Thomas Zander wrote:
> On Sunday 08 May 2005 14:21, Philip Martin wrote:
>>Thomas Zander <email@example.com> writes:
>>>On Sunday 08 May 2005 13:27, Philip Martin wrote:
>>>>Thomas Zander <firstname.lastname@example.org> writes:
>>>>>On Sunday 08 May 2005 01:12, Philip Martin wrote:
>>>>The paragraph above...
>>>>...is my answer to your question.
>>>I posted an answer to prove you wrong twice already; please respond why
>>>you don't think that fixes it. With an example if that will make it
>>Either I didn't see it, or I didn't understand it.
> I'll paste it here:
> you are almost sure to have different
> versions in the individual dirs as is; this won't change if only changes to
> the parent are recorded, like I proposed. So in practice only one dir up
> will be read the first time; and a second time only the current one.
>> [...] Do you agree? [...]
>>Do you agree? [...]
>>Do you agree?
> 3 x Yes
>>While your idea may make update faster, it will make other operations
> No; read my answer on how in practice this will not happen in the usecase
> you proposed. In fact; the only usecase where this will have an effect is
> if you usually do a global update (your whole project) and then only update
> one nested subdir. Then _one time_ will that do some extra reads.
> Which part of my answer don't you understand? I pasted it 3 times and you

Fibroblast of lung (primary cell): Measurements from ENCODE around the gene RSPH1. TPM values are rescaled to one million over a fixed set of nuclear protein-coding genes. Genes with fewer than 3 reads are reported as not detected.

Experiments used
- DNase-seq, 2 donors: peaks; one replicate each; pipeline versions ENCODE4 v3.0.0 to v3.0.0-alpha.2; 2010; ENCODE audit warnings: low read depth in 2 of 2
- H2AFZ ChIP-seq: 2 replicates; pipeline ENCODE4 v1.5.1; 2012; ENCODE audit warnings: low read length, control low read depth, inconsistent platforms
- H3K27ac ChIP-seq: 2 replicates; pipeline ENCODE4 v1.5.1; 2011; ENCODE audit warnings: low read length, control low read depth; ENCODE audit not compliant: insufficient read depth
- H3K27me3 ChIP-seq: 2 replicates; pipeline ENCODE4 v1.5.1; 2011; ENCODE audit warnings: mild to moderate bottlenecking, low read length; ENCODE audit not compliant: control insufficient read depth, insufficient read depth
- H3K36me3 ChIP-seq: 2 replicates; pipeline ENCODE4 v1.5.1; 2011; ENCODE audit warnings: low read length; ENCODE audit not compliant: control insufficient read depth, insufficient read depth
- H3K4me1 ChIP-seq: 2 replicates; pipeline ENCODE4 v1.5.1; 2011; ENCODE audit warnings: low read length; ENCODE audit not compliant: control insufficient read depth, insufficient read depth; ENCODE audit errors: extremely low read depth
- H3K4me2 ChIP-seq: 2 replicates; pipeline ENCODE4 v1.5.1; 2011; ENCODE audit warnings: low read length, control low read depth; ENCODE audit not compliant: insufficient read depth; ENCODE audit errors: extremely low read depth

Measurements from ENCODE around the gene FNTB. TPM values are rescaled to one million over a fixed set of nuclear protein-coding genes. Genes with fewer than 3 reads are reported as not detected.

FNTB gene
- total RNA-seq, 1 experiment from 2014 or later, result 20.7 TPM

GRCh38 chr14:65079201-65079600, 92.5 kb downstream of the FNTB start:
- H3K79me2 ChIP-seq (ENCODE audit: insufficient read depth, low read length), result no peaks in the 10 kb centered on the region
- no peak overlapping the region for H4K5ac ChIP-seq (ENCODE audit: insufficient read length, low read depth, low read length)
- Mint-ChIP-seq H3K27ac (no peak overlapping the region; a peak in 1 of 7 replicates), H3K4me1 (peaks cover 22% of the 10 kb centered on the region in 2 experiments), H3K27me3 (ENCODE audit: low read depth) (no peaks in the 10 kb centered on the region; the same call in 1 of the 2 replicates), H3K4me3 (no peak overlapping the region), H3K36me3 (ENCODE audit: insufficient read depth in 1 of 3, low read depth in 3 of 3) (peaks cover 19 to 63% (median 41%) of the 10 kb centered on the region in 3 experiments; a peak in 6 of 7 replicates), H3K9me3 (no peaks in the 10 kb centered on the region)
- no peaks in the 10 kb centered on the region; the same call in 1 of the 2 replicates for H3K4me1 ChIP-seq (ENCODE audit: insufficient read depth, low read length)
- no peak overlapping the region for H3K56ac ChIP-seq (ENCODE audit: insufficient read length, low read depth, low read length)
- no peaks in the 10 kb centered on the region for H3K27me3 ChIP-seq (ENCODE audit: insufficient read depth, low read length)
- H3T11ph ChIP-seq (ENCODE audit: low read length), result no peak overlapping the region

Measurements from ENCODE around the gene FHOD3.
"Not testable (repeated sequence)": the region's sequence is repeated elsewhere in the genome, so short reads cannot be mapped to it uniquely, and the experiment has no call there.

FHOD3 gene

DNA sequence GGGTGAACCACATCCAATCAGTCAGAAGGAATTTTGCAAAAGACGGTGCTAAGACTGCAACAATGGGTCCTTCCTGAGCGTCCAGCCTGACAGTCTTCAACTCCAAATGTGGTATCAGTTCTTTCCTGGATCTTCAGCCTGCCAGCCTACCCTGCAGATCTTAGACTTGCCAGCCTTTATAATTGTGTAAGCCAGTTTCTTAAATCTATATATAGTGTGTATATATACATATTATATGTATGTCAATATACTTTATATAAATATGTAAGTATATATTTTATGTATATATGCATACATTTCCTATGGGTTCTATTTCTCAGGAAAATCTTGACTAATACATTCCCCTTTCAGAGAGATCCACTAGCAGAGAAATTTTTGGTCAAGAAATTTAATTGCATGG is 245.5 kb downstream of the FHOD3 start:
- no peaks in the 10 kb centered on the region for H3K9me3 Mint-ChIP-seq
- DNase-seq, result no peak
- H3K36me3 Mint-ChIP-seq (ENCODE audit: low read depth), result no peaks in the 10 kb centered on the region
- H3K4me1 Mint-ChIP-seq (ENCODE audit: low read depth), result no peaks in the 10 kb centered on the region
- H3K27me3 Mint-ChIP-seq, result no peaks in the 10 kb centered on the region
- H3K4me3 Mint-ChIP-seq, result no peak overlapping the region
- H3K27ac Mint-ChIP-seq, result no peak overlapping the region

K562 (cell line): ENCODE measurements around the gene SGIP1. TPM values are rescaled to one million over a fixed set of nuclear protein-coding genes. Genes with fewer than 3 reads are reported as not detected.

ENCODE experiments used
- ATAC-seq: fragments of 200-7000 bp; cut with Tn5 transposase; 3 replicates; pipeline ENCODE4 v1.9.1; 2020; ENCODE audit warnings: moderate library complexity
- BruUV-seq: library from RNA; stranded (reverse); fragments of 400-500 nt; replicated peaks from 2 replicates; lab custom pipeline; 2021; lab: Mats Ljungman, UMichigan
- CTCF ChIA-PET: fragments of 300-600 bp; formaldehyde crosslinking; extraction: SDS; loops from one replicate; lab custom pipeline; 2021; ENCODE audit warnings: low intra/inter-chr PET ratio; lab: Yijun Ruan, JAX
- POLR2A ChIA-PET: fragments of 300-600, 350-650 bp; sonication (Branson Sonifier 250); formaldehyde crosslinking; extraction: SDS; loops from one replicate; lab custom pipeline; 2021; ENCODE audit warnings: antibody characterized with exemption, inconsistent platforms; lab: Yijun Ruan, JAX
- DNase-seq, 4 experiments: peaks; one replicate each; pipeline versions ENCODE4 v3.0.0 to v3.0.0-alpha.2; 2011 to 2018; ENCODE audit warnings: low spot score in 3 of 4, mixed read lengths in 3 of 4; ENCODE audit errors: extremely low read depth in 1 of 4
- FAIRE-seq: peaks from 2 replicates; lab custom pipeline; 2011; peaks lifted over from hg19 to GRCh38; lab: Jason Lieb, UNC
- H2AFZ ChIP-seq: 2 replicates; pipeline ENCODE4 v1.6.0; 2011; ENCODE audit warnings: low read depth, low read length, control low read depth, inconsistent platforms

> still have not responed to it.
I must admid, I don't understand it, too.
I do global updates quite regulary (-> rev is the same for all dirs and
files). But also use Tortoise all the time.
And Tortoise performance already is a serious problem,
because it hooks windows itself (the explorer).
So it seems that your proposal would make subversion
multiple times slower for an typical use-case.
Acceptable? Definitely not!
Performance of wc management definitely is a problem in subversion.
But I also understand that the problem is not easy to solve.
The problem is easy to solve for other version control systems
lacking important features due to the patch based design
(e.g. lacking GUIs like Tortoise, or lacking mixed revisions,
or lacking efficient access to per-file infos, or lacking
automatic detection of local modifications etc. etc. etc.).
But the problem is not easy to solve if you want to continue
supporting such features.
And svn is so popular because it offers these features.
My impression is that the svn team knows very well the
And it also knows very well possible solutions because
it understands both subversion and its implementation
(see the wc performance paper already quoted some mails ago.)
Providing "good ideas" without the latter is not really helpful.
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Received on Sun May 8 17:21:48 2005